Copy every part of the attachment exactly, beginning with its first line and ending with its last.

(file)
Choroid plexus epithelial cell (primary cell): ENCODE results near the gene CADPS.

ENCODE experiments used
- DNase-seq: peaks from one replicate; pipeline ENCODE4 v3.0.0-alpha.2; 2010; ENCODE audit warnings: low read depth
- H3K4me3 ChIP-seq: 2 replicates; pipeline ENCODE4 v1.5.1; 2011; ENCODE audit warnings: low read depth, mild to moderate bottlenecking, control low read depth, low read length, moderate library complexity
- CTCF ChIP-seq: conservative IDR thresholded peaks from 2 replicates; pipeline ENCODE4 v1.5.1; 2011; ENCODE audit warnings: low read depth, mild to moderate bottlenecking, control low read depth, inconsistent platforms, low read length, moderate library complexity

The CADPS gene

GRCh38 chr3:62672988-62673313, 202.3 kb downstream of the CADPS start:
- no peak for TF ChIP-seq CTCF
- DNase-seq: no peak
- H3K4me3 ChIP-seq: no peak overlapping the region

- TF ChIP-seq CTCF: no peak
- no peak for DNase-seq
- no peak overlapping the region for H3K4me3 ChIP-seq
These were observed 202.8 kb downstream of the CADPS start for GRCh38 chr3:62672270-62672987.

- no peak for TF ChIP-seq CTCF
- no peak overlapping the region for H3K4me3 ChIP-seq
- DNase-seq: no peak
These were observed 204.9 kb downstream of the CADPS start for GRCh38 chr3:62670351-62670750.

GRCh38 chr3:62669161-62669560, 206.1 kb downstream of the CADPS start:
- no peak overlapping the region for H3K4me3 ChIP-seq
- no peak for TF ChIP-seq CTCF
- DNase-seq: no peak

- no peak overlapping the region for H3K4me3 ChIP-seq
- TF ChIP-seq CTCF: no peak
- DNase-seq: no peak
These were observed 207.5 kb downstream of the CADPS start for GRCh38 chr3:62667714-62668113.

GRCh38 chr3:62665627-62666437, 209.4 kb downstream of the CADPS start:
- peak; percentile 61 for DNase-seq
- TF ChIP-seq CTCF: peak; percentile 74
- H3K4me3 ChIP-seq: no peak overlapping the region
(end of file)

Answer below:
Choroid plexus epithelial cell (primary cell): ENCODE results near the gene CADPS.

ENCODE experiments used
- DNase-seq: peaks from one replicate; pipeline ENCODE4 v3.0.0-alpha.2; 2010; ENCODE audit warnings: low read depth
- H3K4me3 ChIP-seq: 2 replicates; pipeline ENCODE4 v1.5.1; 2011; ENCODE audit warnings: low read depth, mild to moderate bottlenecking, control low read depth, low read length, moderate library complexity
- CTCF ChIP-seq: conservative IDR thresholded peaks from 2 replicates; pipeline ENCODE4 v1.5.1; 2011; ENCODE audit warnings: low read depth, mild to moderate bottlenecking, control low read depth, inconsistent platforms, low read length, moderate library complexity

The CADPS gene

GRCh38 chr3:62672988-62673313, 202.3 kb downstream of the CADPS start:
- no peak for TF ChIP-seq CTCF
- DNase-seq: no peak
- H3K4me3 ChIP-seq: no peak overlapping the region

- TF ChIP-seq CTCF: no peak
- no peak for DNase-seq
- no peak overlapping the region for H3K4me3 ChIP-seq
These were observed 202.8 kb downstream of the CADPS start for GRCh38 chr3:62672270-62672987.

- no peak for TF ChIP-seq CTCF
- no peak overlapping the region for H3K4me3 ChIP-seq
- DNase-seq: no peak
These were observed 204.9 kb downstream of the CADPS start for GRCh38 chr3:62670351-62670750.

GRCh38 chr3:62669161-62669560, 206.1 kb downstream of the CADPS start:
- no peak overlapping the region for H3K4me3 ChIP-seq
- no peak for TF ChIP-seq CTCF
- DNase-seq: no peak

- no peak overlapping the region for H3K4me3 ChIP-seq
- TF ChIP-seq CTCF: no peak
- DNase-seq: no peak
These were observed 207.5 kb downstream of the CADPS start for GRCh38 chr3:62667714-62668113.

GRCh38 chr3:62665627-62666437, 209.4 kb downstream of the CADPS start:
- peak; percentile 61 for DNase-seq
- TF ChIP-seq CTCF: peak; percentile 74
- H3K4me3 ChIP-seq: no peak overlapping the region